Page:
Islamic finance may play key role in Post-Covid-19
Islamic finance social instruments could help countries navigate the economic turbulence wrought by the COVID-19 pandemic in core Islamic finance countries that include the GCC, according to rating agency Standard & Poor’s.
“Islamic finance abides by the goals and objectives of Sharia (Maqasid). While interpretations of the Maqasid differ, they broadly center around the protection of faith, life, mind, wealth, and dignity,” said Mohamed Damak, Global head of Islamic Finance and director of research at S&P in a report.
While Islamic finance abides by the goals and objectives of Sharia, it has some overlap with environmental, social, and governance (ESG) considerations and the broader aim of sustainable finance.
Over the past three months, data show that the measures designed to curb the spread of COVID-19 are having a negative economic impact and worsening the business and financial positions of core Islamic finance countries.
The spread of COVID-19 and countermeasures to slow its spread have significantly slowed the core Islamic finance economies. As a result, the rating agency expects unemployment rates to increase, with a consequent significant loss of income for households as companies implement measures to reduce their costs amid declining revenue in core Islamic finance markets that includes the GCC.
Unemployment rate is likely lower in FCC as foreign workers represent the majority of the working population and many foreigners will likely return to their home countries if they are furloughed or laid off.
In addition, government intervention through various support measures should somewhat counterbalance the negative effects of higher unemployment. For example, some GCC governments announced they would cover the private sector salaries of their nationals—and in some of the countries the salaries of foreign workers as well.
The Islamic-finance industry has been talking about the potential to use the social instruments of Islamic finance to help address the impact of COVID-19 on corporates and banks through unremunerated or subsidized liquidity to help them cope with the short-term loss in revenue and allow them to preserve employment.
Analysts at S&P said social instruments could also be used directly to support households by compensating them for lost income, and by providing access to affordable basic services, such as education and health care.
“From a credit rating perspective, in our opinion, banks’ use of social instruments would have a limited effect on their balance sheets, as long as such instruments did not significantly reduce their profitability or increase their costs materially,” said Damak.
According to S&P, Islamic banks are considering a more lenient approach concerning their potential headcount reduction, unless the crisis deepens further. Several conventional banks have already announced that they will retain staff for the time being, but also use other measures, such as paid leave with or without a reduced salary or remote working arrangements.
Analysis said Islamic banks and financial institutions are likely to tame measure to protect jobs within these institutions.a stakeholders in Islamic banks could perceive major layoffs negatively and such moves would probably also find some opposition from their governance structures, including Sharia boards.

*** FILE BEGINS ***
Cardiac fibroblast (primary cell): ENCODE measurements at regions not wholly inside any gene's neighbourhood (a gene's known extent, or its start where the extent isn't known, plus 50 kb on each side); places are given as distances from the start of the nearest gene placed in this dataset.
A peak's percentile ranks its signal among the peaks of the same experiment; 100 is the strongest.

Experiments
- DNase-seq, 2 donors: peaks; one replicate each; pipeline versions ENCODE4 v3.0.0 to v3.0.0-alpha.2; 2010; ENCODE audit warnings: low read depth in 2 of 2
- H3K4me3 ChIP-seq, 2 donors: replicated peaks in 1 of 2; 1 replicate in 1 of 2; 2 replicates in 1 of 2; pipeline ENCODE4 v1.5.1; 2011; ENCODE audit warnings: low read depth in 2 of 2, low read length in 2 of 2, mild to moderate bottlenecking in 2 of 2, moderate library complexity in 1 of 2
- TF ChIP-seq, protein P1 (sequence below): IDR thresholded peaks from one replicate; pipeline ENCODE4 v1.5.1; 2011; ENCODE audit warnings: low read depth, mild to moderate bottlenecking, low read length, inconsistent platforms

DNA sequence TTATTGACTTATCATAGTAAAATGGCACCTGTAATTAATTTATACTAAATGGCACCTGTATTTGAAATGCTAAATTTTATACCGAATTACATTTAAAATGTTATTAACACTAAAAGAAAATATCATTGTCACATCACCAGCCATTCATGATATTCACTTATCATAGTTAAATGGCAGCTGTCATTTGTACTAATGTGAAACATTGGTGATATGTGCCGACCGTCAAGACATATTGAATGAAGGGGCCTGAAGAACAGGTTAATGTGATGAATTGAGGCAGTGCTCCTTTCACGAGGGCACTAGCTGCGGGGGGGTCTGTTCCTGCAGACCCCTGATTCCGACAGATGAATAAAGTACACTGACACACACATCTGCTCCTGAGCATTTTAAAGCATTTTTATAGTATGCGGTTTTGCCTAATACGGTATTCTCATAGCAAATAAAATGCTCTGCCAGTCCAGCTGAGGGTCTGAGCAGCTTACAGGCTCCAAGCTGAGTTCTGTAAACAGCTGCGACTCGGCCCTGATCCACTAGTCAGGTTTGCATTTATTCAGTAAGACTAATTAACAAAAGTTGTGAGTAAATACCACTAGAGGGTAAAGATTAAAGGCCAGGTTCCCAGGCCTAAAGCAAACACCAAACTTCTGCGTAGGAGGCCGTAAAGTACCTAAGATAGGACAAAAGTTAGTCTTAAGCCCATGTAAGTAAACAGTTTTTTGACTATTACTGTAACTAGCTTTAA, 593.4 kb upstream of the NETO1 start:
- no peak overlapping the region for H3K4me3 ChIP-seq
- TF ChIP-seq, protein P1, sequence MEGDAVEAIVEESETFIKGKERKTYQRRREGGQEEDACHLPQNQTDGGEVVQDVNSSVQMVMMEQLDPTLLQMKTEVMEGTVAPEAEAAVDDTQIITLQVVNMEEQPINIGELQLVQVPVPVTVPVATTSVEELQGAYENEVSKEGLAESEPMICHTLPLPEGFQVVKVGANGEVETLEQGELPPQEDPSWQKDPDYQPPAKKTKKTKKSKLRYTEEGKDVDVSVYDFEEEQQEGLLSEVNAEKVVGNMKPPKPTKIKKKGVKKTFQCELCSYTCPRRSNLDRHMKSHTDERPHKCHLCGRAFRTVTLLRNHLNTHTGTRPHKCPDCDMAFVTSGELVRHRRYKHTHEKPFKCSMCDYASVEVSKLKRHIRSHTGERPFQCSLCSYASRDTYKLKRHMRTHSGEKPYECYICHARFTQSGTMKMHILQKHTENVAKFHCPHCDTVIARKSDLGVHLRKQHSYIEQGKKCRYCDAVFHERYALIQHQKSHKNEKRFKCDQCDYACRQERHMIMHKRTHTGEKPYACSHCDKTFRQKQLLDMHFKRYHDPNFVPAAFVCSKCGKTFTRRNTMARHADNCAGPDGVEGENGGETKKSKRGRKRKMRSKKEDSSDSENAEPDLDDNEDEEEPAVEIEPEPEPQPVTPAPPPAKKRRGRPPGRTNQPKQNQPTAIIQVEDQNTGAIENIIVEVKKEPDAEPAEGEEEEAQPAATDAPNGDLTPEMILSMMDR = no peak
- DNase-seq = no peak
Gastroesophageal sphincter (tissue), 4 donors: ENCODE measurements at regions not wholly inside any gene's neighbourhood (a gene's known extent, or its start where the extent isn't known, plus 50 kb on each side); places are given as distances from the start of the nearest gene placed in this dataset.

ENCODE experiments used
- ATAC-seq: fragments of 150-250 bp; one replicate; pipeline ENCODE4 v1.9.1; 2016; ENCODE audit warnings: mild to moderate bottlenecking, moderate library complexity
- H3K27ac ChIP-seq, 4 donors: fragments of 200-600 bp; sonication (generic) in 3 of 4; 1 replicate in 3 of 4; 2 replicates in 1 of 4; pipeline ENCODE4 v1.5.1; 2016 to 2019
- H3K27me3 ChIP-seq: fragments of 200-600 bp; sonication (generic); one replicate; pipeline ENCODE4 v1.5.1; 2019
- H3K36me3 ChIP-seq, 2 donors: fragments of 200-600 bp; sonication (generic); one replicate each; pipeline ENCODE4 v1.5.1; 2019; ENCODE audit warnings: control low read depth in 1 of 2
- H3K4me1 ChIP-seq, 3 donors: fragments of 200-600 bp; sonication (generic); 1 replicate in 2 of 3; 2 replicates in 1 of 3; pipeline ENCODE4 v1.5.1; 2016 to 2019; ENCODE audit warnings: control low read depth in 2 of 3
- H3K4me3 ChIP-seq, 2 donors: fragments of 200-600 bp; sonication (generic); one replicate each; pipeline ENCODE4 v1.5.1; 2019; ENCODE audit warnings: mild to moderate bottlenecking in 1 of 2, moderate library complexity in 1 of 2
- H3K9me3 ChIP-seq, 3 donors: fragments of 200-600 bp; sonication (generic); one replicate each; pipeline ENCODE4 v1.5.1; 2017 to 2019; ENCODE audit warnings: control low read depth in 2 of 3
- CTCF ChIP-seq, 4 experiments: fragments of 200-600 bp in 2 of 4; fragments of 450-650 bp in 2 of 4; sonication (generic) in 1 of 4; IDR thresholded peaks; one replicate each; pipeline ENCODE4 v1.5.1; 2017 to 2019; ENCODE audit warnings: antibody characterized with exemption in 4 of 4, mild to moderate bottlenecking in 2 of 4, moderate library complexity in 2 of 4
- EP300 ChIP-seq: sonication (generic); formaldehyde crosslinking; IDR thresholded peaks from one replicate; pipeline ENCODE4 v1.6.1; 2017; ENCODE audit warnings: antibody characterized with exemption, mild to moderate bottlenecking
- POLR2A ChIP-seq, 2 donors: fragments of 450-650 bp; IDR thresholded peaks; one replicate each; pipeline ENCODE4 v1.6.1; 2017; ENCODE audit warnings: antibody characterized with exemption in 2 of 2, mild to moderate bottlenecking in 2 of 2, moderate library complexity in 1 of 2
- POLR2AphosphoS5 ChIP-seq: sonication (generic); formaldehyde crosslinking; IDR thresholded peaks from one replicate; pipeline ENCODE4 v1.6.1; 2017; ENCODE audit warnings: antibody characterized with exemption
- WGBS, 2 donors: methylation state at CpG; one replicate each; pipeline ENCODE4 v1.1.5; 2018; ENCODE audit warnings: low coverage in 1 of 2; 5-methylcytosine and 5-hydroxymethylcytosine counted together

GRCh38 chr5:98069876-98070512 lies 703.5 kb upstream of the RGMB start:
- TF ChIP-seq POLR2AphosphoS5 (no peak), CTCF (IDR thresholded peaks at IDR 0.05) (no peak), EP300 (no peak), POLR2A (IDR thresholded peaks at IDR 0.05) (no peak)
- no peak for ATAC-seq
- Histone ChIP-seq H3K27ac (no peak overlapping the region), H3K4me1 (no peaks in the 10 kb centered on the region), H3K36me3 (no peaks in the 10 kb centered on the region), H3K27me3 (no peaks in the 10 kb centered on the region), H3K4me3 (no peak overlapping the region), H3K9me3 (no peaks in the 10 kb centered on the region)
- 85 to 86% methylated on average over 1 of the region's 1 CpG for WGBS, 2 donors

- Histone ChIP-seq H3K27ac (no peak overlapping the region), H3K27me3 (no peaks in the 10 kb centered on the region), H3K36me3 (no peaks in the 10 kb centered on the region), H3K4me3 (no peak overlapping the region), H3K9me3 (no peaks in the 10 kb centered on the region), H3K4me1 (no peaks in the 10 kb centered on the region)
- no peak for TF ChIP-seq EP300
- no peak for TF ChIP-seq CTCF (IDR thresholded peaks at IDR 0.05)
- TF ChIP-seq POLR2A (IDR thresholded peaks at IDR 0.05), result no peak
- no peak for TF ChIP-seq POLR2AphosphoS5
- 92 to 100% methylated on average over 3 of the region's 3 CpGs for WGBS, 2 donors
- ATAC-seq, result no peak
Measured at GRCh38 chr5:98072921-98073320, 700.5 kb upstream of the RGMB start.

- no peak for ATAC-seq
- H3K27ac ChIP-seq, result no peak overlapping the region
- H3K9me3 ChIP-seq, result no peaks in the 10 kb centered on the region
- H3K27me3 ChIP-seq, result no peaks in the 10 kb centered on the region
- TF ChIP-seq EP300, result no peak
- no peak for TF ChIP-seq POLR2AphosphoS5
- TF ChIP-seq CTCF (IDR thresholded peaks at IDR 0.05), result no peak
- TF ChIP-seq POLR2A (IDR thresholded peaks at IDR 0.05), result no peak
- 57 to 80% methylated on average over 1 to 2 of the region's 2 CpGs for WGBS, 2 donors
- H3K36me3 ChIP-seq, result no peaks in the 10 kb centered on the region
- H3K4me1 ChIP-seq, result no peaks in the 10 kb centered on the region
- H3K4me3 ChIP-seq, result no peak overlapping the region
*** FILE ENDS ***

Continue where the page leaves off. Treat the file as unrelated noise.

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Standard & Poor’s believes four Islamic finance social instruments in particular can help core Islamic countries, banks, and corporations navigate the current situation.
This instrument consists of a loan granted for welfare purposes or to bridge short-term funding requirements where the borrower is required to repay only the principal. As corporations and individuals grapple with the impact of COVID-19 on their revenue, Qard Hassan from banks could provide breathing space until the environment stabilizes. For example, the central banks of some GCC countries opened liquidity lines for financial institutions at no cost to provide subsidized lending to their corporate and SME clients.Social Sukuk These are sukuk, where the rate of return declines if the issuer fulfills certain social objectives. Sukuk Ihsan, issued by Khazanah National Berhad in 2015-2017, are an example of such instruments. These instruments could help support the education and health care systems amid the current crisis and attract particularly ESG investors (those looking to invest for social reasons) and/or Islamic investors (looking for Sharia-compliant investments).
This consists of a donation of an asset or cash for religious or charitable purposes with no intention of repayment or remuneration. Waqf in the current circumstances could help provide affordable housing solutions or access to health care and education for people that might have lost a portion of their income. Recently, a UN agency signed an agreement with the Islamic Corporation for the Development of the Private Sector to look at the potential use of Waqfs as a source of sustainable financing focusing on vulnerable Saudi communities.The Accounting and Auditing Organization for Islamic Financial Institutions prepared an exposure draft on Waqf governance, but it has not yet been approved.
This is similar to a tax levied on wealth over a certain threshold. Zakat can be used for social welfare purposes, for example supporting people in need or that have lost a portion of their income, without any expectations of repayment or remuneration. Based on our conversations with market participants, we believe that Zakat could help compensate the loss of income for households because of COVID-19.
— (Courtesy: Gulf News)